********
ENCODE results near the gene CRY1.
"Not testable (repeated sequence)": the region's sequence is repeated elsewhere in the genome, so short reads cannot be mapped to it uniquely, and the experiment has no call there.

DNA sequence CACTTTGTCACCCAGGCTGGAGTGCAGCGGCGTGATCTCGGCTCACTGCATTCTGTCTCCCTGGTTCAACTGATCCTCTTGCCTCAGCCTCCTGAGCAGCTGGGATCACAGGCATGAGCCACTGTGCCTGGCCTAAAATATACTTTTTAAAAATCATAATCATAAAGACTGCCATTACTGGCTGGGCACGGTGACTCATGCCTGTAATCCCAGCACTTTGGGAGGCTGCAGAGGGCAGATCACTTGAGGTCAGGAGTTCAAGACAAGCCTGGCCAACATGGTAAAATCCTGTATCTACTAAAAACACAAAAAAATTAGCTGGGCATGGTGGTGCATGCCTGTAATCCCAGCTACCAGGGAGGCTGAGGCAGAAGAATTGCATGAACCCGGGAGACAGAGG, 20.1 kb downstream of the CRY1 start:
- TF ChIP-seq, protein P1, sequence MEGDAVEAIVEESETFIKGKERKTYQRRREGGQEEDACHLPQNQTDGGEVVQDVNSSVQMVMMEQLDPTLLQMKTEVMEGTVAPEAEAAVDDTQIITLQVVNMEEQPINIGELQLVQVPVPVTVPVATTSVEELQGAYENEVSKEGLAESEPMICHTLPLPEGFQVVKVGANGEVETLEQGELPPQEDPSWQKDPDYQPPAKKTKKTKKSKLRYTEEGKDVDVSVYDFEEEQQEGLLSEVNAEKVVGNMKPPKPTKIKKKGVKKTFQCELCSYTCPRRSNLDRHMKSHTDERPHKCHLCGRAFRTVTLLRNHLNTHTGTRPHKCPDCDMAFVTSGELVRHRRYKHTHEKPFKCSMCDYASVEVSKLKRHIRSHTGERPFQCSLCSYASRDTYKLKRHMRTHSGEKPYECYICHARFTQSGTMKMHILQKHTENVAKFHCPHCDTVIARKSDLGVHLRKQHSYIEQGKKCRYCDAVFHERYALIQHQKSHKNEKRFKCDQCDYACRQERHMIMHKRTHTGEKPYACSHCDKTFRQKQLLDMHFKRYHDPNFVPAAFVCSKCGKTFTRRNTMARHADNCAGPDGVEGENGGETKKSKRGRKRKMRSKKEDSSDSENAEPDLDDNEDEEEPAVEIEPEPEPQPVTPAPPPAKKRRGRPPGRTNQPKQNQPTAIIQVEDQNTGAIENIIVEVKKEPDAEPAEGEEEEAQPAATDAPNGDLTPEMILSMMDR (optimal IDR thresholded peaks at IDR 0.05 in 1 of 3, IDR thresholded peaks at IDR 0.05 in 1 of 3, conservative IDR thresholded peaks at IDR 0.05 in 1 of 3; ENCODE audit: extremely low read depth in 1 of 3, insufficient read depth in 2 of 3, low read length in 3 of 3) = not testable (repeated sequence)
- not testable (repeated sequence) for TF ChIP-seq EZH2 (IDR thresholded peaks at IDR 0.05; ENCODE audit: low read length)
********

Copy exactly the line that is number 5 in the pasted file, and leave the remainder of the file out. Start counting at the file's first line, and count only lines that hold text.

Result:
- not testable (repeated sequence) for TF ChIP-seq EZH2 (IDR thresholded peaks at IDR 0.05; ENCODE audit: low read length)